Pandemical Discourses 4: weekly digest- Can you really see the whole world through your window?

Inequality Covid by Shannon Maree Torrens
26th April 2020
1st May 2020

Firstly, another important announcement following on our last Pandemical notice about Creative Scotland’s Bridging Bursary scheme –it is that The Royal Scottish Academy have announced they will put up 8 awards of £2500 each to artists for their personal responses to the Covid-19 Pandemic Royal Scottish Academy Pandemic

 The New York Times could well have submitted its page ‘The Great Empty’ in for that RSA award. There’s a definite prettiness going on here, a kind of Coronaporn, wherein we all recognise the standard poses, indeed the article even speaks of  ‘The romance of ruins…’.  So here we see the great capital cities of the world emptied out by the virus –but will they be brought low by it? Is it truly an Ozymandias moment? New York Times – Great Empty

In the same city, in the New Yorker Olga Tokarczuk takes a more personal –introverted, home-buddy view of the change of pace during the lockdown in ‘New World Through my Window’. Might it not be the case, she asks, that we have returned to a normal rhythm of life? That it isn’t that the virus is a disruption of the norm, but rather exactly the reverse—that the hectic world before the virus arrived was abnormal? Could be, we wonder, but when we see ‘wild’ animals like foxes and goats in our city streets why exactly is that a good sign…?New Yorker -World Through My Window

And in the same publication, the themes of inequality and mortality explored by Shannon Torrens in this week’s COVID Column ( The Drouth -Shannon Maree Torrens  ) are taken up by Keeanga Yamahtta-Taylor and the disproportionate impact of the pandemic on black America. New Yorker – The Black Plague

And to dispel any further exceptionalism – as virulent as covid itself, this report by Libby Brooks for the Guardian signals a humanitarian tragedy affecting asylum seekers, right here in Glasgow. The Guardian – Glasgow Asylum Seekers

It is not difficult to find prognostications of doom, gloom and economic collapse for the world. This one by Adam Tooze in The Guardian is rather a retrospective however, with a detailed narration of the day-by-day story of how the international financial world came to the brink –and the actual collapse of global financial markets – in the third week of March. ‘Built for growth’ writes Tooze, ‘the global economic machine was being brought to a screeching halt.’ (And unlike 2008, we might add, Gordon Brown was no longer in position to save the world again!) The Guardian – Corona and Global Financial System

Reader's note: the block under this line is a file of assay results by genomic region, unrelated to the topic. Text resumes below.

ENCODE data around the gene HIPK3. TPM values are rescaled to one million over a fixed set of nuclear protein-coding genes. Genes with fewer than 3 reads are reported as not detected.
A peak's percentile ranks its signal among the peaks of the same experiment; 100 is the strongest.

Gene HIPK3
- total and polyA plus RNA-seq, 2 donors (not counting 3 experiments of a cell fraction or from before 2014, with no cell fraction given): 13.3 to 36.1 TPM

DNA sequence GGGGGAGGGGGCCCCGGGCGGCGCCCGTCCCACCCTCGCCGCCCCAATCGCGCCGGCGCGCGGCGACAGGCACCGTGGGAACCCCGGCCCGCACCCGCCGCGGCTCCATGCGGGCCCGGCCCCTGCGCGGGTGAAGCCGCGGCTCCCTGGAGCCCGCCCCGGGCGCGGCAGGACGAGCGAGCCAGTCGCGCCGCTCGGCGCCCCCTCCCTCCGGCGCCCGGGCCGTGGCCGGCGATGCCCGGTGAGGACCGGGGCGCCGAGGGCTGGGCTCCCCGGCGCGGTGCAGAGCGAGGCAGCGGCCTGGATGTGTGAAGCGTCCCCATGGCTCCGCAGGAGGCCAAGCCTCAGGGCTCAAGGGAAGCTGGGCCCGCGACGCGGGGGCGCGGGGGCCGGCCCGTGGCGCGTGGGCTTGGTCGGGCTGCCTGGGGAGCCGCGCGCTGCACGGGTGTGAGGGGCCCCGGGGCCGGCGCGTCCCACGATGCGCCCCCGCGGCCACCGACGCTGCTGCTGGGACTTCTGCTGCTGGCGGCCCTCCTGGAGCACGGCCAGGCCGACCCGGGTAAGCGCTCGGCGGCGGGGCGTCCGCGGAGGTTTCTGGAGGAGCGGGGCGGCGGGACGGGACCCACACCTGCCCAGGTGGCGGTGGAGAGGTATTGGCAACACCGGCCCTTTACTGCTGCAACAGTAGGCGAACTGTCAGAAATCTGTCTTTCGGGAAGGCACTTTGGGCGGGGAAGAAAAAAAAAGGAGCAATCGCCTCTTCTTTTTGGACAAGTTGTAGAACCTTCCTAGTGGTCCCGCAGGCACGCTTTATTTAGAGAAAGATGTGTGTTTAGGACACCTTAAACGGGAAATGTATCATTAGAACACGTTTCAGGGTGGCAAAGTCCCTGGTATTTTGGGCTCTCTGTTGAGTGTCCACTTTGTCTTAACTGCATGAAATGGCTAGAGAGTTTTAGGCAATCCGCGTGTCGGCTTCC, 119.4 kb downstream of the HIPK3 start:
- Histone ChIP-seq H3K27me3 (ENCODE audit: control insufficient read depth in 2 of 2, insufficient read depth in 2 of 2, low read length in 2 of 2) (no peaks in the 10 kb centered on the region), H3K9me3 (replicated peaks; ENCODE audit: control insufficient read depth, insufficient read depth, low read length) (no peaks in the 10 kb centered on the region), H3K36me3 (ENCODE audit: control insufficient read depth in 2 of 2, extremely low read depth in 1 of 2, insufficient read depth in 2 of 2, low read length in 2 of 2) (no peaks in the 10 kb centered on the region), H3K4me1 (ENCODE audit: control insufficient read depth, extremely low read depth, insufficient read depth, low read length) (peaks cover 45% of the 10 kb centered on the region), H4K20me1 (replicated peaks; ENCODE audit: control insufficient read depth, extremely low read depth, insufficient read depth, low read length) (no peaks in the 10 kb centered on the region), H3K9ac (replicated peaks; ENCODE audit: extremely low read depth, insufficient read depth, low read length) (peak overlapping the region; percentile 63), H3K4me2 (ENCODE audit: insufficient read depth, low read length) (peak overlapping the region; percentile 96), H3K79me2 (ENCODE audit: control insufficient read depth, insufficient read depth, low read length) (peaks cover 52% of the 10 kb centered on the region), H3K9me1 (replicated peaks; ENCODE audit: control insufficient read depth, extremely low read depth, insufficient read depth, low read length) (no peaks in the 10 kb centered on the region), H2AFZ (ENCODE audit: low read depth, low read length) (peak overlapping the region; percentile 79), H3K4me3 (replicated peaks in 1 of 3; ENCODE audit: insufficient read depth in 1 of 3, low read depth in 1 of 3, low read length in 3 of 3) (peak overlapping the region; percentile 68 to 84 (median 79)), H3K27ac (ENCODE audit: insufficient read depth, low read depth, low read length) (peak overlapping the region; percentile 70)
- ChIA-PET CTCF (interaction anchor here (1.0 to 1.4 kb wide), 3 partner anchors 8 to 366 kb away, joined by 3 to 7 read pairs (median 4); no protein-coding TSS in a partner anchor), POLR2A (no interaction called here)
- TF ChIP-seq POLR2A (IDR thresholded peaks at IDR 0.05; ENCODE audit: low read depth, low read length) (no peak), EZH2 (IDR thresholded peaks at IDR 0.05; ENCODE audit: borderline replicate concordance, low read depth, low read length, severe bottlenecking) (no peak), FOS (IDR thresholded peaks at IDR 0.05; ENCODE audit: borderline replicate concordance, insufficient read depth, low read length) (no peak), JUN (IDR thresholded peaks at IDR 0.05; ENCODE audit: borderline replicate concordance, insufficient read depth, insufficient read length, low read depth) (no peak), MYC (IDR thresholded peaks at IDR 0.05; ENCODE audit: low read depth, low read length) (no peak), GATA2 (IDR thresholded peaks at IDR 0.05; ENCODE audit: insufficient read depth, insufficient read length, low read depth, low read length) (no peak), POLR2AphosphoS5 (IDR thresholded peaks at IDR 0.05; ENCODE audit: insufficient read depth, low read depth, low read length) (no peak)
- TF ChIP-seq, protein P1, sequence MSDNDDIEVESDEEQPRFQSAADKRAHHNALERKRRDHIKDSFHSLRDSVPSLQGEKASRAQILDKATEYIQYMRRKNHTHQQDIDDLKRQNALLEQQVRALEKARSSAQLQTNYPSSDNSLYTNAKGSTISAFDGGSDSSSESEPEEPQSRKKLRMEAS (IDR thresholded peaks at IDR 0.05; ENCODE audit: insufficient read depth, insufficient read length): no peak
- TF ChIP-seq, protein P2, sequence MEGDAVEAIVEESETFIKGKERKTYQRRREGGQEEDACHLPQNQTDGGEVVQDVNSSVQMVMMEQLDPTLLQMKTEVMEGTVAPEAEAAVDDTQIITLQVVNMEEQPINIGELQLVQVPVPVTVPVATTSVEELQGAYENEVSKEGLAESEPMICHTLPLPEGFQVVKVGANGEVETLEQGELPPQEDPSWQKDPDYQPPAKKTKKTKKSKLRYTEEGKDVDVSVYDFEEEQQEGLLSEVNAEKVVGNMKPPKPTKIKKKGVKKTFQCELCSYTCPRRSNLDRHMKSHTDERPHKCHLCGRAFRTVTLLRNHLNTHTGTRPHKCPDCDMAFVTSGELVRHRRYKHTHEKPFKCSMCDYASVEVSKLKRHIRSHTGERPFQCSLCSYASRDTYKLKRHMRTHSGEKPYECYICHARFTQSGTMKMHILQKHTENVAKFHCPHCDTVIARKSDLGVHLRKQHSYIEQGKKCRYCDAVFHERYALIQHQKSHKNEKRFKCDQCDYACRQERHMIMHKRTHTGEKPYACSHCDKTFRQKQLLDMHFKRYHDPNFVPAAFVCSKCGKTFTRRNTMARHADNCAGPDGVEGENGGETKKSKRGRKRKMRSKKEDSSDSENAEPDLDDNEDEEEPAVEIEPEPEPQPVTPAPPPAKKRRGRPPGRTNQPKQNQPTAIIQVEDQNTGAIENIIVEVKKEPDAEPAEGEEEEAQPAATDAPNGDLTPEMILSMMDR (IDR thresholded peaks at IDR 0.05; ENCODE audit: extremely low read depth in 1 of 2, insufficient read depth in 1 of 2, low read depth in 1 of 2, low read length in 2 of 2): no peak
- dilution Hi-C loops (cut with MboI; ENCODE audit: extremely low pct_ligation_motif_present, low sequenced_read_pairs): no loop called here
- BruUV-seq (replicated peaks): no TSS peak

Anthony Scaramucci seems to agree here in interview on that assessment, and puts algebra on the scale of the catastrophe. By his calculations: Covid-19=9/11+2008.  But he also says that the message to the people is that the US government will be there when they need their government to be there… Scaramucci – Corona and Financial System

For Paul Mason, on Al Jazeera, the catastrophe has a major silver lining, although the trope about Covid as a catalyst for the end of capitalism, just as Black Death ultimately meant the end of feudalism seems to be taking on the value of cliché  now… Al Jazeera – Paul Mason Opinion

Finally, writer and composer, Gaël Faye, from the Central African Republic of Burundi, looks at the ‘never again’ tropes in a more cynical light. Is it surprising that someone from that war-torn region should be so sanguine about possible lessons learned from the Covid-19 virus? His apparent pessimism should be a provocation to any eurocentrically complacent prognostications… France Inter – Gael Faye, Burundi